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Posts Tagged ‘Marine Biology’

Philip’s Guide to Seashells (sic), A.P.H. Oliver, illustrated by James Nicholls (various dates)

Number is all, as the Pythagoreans recognized more than two millennia ago, but number is more obvious in some places than others. When you leaf through this book, you’re leafing through a catalogue of mathematical possibility: the endlessly varying shapes, sculptings, colours and patterns of seashells are in fact governed by evolutionary changes in a few relatively simple variables. The black-spotted, drill-like spiral of Terebra sublata might look very different from the orange-tinged, flattened, scorpion-like Lambis crocata, with its seven curved spikes, but the two species descend from the same ancestor as every other shell on display.

From the same ancestor as shell-less land- and sea-slugs too. But readers should remember that this book is a morgue as well as a museum: rich and beautiful as the shells are, the living animals and their biology are richer and more beautiful still. The living animals are sometimes deadly too: the very beautiful cone-shells have killed humans with their stings.

But the shell remains when the animal is dead, and can be collected and studied in isolation. That’s why almost all of the book is devoted to the more or less snail-like univalves, with the more or less scallop-like bivalves given only a few pages at the end. Generally speaking, univalve shells are much stronger and much more durable. They’re also more varied in both architecture and patterning: anyone who’s played with cascading cellular automata will often find the designs on the shells of cowries and cone-shells startlingly familiar. But they were doing it millions of years before us.

The cowries have a sexual charge too, with their tight, pudendal slits: their generic name, Cypraea, is taken from a title of Aphrodite, the Greek goddess of love. The apertures of other genera gape and glisten even more suggestively, imitating the labia of every human race and many abhuman ones. Is that part of the appeal of shell-collecting? I don’t know, but it doesn’t have to be, because it doesn’t appear in every shell and can’t be seen when the shells in which it does appear are turned over.

And they look better like that: Cypraea caputdraconis (sic), or the dragon’s-head cowrie, looks like unzipped black jeans lying on its back, but like a black, silver-flecked jewel lying on its front. It’s found only on Easter Island too, which is one of the many interesting snippets you can pick up from the short descriptions accompanying each highly skilled illustration.

But the illustrations aren’t, alas, as highly skilled as they could have been: in the reflections on many of them you can see the wooden dividers in the window of the room in which they were painted. That might have been quirkily attractive once or twice, but repeated over and over it becomes irritating. It could have been avoided, or the artist could have set up other reflections: palms, sea-birds, clouds, and even the moon or stars, as though the shells were still lying on a tropical beach.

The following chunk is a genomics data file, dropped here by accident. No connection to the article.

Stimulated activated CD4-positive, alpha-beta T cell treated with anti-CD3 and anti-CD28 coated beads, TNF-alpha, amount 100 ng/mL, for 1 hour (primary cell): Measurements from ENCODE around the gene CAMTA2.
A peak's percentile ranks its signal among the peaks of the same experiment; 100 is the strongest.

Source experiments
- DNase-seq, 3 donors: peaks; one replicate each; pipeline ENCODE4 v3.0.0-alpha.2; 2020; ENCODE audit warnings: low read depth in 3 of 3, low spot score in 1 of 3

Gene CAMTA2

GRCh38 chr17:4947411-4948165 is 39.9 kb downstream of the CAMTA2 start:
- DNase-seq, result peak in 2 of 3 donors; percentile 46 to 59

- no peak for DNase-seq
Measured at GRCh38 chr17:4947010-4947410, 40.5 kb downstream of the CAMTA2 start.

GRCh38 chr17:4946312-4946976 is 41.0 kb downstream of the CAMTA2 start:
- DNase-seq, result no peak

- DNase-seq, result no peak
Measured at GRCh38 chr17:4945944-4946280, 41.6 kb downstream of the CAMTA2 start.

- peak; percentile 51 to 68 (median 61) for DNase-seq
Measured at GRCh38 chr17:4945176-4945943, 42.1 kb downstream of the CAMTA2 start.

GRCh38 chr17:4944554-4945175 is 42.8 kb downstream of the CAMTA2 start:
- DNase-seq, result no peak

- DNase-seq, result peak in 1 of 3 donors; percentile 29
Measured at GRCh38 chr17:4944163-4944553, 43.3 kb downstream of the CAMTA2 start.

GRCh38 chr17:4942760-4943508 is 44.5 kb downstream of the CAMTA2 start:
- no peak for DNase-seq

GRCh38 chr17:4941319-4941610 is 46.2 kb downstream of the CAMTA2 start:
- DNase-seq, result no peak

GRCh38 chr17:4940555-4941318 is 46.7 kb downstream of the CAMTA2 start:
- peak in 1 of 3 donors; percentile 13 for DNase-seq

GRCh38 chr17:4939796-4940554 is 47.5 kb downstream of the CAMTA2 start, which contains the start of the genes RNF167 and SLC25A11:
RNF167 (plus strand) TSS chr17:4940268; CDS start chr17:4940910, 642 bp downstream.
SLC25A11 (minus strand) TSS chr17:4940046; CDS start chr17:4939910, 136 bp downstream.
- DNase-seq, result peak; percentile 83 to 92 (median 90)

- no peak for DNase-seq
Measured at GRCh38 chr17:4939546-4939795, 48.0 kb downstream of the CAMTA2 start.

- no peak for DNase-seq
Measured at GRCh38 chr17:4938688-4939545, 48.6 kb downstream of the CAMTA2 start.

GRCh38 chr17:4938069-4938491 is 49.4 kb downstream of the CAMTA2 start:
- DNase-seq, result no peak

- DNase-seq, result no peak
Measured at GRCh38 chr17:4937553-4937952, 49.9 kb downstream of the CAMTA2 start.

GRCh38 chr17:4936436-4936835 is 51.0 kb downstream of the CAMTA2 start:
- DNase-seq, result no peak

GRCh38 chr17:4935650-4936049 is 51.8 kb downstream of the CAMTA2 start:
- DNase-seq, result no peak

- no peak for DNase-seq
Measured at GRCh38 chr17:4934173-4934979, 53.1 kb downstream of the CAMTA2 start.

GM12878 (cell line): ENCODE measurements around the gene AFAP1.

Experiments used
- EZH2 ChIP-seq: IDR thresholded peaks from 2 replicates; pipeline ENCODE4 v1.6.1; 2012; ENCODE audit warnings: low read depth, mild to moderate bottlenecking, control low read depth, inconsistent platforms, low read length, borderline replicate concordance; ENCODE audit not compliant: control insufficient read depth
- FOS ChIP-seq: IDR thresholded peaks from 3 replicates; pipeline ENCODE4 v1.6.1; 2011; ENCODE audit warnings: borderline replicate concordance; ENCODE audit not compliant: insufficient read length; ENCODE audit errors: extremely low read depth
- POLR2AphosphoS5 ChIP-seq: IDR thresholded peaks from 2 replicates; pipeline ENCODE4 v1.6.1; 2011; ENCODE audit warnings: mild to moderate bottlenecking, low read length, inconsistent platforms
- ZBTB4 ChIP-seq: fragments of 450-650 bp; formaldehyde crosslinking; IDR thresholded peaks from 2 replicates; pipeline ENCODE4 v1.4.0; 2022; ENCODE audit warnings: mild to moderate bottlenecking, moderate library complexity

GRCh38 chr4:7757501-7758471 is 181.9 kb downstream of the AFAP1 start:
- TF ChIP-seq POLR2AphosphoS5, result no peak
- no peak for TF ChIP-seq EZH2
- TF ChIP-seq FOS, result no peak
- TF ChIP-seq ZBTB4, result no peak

Fortunately, it affects only the shiny and relatively undistorting surfaces of genera like the cowries and it’s only a minor blemish in a beautifully designed and well-written guide to a fascinating subject. And as always, the scientific names can have an appeal all of their own: we’ve already seen Cypraea caputdraconis, but what about Conus thalassiarchus, the Sea-Lord Cone, or Cirsotrema zelebori, whose meaning I have no idea of?

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Plankton Wonders of the Drifting World by Christian SardetPlankton: Wonders of the Drifting World, Christian Sardet (The University of Chicago Press 2015)

Originally published in French as Plancton, aux origines du vivant, this is a big book on a tiny subject. A microscopic subject, in fact. Or mostly so:

It is not easy to collect and study a drifting ecosystem consisting of a vast multitude of organisms ranging in size from less than 1 micron to tens of meters, over 10-million-fold difference. The smallest beings are viruses, and then bacteria and archaea. The largest are threadlike colonial cnidarians (siphonophores such as Praya dubia) that can reach more than 50 meters when extending their fishing filaments. (Introduction, pg. 16)

Nothing unites these organisms except the way they drift on the ocean’s currents: “plankton” is from the same Greek root as “planet”, which is literally a wandering star. And if there is life on another planet or one of its moons, it may be no stranger than some of the organisms here. And may be less so. The faintly dizzying smell of ink that rose from the pages of the copy I looked at went well with the phantasmagoric colours and shapes on those pages. Some are beautiful, some are grotesque, all remind me of a line from Aquinas: Unus philosophus fuit triginta annis in solitudine, ut cognosceret naturam apis – “One philosopher was thirty years in the wilderness that he might know the nature of a bee” (Expositio in Symbolum Apostolorum, 1273).